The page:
cumulus@switch:~$ sudo reboot
  3. You can increase or decrease the amount of data you want to log.

    • To increase the amount of data being logged by the kernel (see Introduction to the Linux kernel log levels at, adjust the log level. By default, a Cumulus Linux switch logs kernel data at level 3 (KERN_ERR). It may be useful to log all the data when trying to debug an issue. To do this, increase the kernel printk value to 7 in the /etc/systctl.d/99-sysctl.conf file:

      $ echo 'kernel.printk = 7 4 1 7' | sudo tee -a /etc/sysctl.d/99-sysctl.conf
    • To limit the data to just kernel panic logs, set the kernel module option oops_only to 1 by appending oops_only=1 to the options netconsole line you used in /etc/modprobe.d/netconsole.conf.

      cumulus@switch:~$ echo 'options netconsole netconsole=@,514@ oops_only=1' | sudo tee /etc/modprobe.d/netconsole.conf
  4. Reboot the switch. The settings are applied during the boot sequence.

    cumulus@switch:~$ sudo reboot

Create a Running Configuration on a Cumulus Linux Switch

The following procedure only impacts the running kernel on the switch; this is known as a non-persistent configuration. Once the switch reboots, these settings are lost.

  1. Increase the kernel logging level (optional).

    cumulus@switch:~$ sudo dmesg -n 7
  2. Load the netconsole kernel module with the appropriate options.

    If the syslog server is reachable via the management VRF, when loading the netconsole module at runtime, <dev> must be the name of the management VRF interface, mgmt.

    cumulus@switch:~$ sudo modprobe netconsole netconsole=@,6666@

    Using the same configuration as above:

    cumulus@switch:~$ sudo modprobe netconsole netconsole=@,514@

    To use the oops_only setting, append this option to the modprobe command:

    cumulus@switch:~$ sudo modprobe netconsole netconsole=@,514@ oops_only=1

Configure an rsyslog Server to Receive the Console Log Data

The following steps show how to configure an rsyslog server to receive UDP traffic on port 6666 from 2 devices and create separate log files for each. You can add this to your existing rsyslog configuration. These steps must be performed by the root (super) user on your server.

  1. Create a specific configuration file with your favorite editor:

    cumulus@switch:~$ sudo vi /etc/rsyslog.d/remote-netconsole.conf

    The file should contain:

    $ModLoad imudp
    $RuleSet remote
    # For each IP address that you want to store logs from,
    # add and modify the following two (!) lines:
    if $fromhost-ip=='' then /var/log/remote/leafswitch1/console.log
    if $fromhost-ip=='' then /var/log/remote/spineswitch2/console.log
    & stop
    $InputUDPServerBindRuleset remote
    $UDPServerRun 6666
    $RuleSet RSYSLOG_DefaultRuleset

    The highlighted text should be changed to match the IP addresses of your switches and appropriate destination log files.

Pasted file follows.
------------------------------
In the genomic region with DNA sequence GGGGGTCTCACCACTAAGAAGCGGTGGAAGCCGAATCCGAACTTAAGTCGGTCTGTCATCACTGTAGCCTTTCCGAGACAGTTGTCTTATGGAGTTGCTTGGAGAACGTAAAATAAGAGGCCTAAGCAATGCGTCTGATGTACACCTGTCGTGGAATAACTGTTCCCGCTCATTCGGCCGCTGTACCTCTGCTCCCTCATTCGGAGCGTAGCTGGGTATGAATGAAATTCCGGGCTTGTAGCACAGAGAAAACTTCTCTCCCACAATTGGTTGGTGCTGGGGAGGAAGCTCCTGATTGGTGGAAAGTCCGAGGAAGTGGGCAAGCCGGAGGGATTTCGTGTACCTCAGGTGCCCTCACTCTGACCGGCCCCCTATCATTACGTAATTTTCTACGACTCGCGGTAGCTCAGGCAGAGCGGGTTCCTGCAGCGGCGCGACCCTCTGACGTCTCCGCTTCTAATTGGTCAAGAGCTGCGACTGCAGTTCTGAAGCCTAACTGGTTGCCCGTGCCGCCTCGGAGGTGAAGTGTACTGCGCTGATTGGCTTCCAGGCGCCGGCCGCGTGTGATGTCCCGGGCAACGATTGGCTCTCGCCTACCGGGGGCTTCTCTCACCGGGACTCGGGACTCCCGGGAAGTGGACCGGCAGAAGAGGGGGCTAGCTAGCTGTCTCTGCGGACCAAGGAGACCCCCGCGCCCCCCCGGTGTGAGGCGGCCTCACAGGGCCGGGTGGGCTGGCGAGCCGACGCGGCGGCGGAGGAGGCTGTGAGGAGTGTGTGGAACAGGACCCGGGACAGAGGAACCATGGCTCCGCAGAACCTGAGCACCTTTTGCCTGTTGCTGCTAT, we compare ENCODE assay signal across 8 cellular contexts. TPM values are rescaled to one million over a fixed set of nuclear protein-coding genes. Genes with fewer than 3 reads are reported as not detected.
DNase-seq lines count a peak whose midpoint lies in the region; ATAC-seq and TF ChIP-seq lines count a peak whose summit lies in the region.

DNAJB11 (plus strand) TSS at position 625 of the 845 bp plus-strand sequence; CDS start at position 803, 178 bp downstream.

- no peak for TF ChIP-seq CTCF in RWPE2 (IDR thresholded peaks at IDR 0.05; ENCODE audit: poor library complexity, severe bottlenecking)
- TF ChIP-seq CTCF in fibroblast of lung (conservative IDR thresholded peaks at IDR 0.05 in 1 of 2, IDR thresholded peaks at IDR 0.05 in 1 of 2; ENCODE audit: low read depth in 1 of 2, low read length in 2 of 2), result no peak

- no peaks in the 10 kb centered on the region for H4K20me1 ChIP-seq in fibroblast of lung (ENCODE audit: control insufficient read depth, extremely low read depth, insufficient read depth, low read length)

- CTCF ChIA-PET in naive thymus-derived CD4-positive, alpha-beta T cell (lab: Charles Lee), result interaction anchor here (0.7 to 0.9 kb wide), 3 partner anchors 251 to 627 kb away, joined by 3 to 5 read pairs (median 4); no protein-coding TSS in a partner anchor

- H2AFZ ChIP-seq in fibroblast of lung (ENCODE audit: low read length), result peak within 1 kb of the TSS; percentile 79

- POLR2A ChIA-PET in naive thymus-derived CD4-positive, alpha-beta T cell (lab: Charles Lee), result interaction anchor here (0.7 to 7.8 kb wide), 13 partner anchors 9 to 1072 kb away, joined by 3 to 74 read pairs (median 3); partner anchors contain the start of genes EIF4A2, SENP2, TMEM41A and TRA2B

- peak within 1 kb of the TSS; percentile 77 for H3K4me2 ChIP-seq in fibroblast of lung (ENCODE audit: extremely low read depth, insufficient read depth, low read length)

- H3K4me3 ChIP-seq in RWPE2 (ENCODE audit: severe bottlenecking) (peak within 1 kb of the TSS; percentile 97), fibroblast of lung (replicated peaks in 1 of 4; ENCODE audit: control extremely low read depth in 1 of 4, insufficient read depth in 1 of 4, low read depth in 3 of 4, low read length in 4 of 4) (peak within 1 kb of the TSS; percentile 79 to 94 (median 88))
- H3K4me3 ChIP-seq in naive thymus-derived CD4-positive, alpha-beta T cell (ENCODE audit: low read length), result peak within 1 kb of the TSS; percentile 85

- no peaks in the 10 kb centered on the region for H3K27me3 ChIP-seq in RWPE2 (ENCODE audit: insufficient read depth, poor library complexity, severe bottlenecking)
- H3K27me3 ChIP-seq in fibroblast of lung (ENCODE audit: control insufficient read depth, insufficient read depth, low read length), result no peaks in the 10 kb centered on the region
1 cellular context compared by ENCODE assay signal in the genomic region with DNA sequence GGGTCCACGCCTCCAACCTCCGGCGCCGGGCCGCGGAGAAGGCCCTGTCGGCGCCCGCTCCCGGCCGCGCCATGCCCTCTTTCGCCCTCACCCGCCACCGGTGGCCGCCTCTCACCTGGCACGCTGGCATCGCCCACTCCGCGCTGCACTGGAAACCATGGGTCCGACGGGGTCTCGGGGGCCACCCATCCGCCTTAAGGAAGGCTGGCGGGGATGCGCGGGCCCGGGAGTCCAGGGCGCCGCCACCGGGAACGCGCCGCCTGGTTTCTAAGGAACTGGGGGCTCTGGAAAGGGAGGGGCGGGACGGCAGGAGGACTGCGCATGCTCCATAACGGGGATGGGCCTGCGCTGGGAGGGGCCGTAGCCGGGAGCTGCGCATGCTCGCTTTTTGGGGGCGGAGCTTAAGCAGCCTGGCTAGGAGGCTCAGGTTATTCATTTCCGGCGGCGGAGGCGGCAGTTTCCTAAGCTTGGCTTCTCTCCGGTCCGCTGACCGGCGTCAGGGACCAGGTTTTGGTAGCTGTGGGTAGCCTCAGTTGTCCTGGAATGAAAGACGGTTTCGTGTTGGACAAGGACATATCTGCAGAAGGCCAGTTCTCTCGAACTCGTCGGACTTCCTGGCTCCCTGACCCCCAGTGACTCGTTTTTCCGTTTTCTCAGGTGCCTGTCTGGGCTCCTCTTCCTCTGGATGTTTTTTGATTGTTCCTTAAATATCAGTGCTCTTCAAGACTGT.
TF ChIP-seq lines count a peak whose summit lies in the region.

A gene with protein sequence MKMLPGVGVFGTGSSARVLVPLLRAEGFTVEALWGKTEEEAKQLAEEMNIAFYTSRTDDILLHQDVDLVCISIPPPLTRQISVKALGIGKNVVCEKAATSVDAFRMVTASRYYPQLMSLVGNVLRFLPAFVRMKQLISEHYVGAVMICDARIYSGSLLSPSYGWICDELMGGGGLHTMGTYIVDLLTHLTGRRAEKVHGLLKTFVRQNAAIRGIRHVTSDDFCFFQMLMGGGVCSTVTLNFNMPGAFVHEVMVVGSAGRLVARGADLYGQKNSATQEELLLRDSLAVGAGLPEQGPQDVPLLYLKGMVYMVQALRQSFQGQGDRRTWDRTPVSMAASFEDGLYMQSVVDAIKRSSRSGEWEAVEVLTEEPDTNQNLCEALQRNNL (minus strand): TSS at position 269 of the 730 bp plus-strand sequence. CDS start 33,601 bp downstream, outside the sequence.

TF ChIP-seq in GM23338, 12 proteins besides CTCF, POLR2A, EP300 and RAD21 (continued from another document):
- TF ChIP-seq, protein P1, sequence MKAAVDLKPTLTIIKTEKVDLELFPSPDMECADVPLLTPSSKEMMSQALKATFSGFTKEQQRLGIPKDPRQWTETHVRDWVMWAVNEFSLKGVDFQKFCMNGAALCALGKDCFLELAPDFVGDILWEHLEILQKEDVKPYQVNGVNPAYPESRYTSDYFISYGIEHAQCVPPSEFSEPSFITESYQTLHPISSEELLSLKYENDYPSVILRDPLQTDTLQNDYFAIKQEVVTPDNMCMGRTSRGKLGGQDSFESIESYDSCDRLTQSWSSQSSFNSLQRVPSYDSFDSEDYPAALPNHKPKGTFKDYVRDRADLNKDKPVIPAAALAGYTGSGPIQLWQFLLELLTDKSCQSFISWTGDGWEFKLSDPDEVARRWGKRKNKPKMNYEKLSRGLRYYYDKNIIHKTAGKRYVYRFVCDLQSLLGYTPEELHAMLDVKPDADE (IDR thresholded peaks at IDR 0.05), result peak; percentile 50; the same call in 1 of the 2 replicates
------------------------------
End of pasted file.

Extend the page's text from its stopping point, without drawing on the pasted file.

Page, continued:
2. Create a directory called /var/log/remote (or use a directory of your choice) to store the log files:

    # mkdir /var/log/remote
  3. Restart rsyslog.

    # systemctl restart rsyslog.service

Test the Setup

You can test this setup in one of two ways:

  • Appending data to the kernel log
  • Intentionally crashing the switch (which causes a catastrophic failure of the switch — see below)

Append Data to the Kernel Log

You can create a new kernel log message and verify that it is recorded on the syslog server.

Run the following command on the switch device that has been configured with netconsole:

cumulus@switch:~$ echo "<0>test message $(date +%s)" | sudo tee /dev/kmsg

Confirm that the same message output by this command is also recorded on the syslog server.

Intentionally Crashing a Switch

You can invoke a kernel panic to test the process.

This causes a catastrophic failure of the switch and results in an immediate reboot. Please ensure your network is prepared for this to occur and you understand the consequences.

Log in to the switch you want to crash and run the following command:

$ echo c | sudo tee /proc/sysrq-trigger

If the process is working correctly, you should see log data sent to the rsyslog server.

Log File Sample Output

Here is some sample output from the rsyslog server:

May 12 17:13:59 [17593.272492] sysrq: SysRq :
May 12 17:13:59 Trigger a crash
May 12 17:13:59 [17593.277181] BUG: unable to handle kernel
May 12 17:13:59 NULL pointer dereference
May 12 17:13:59  at           (null)
May 12 17:13:59 [17593.285951] IP:
May 12 17:13:59  [<ffffffff81496256>] sysrq_handle_crash+0x16/0x20
May 12 17:13:59 [17593.292773] PGD 4cb06067
May 12 17:13:59 PUD 4ca44067
May 12 17:13:59 PMD 0
May 12 17:13:59
May 12 17:13:59 [17593.297566] Oops: 0002 [#1]
May 12 17:13:59 SMP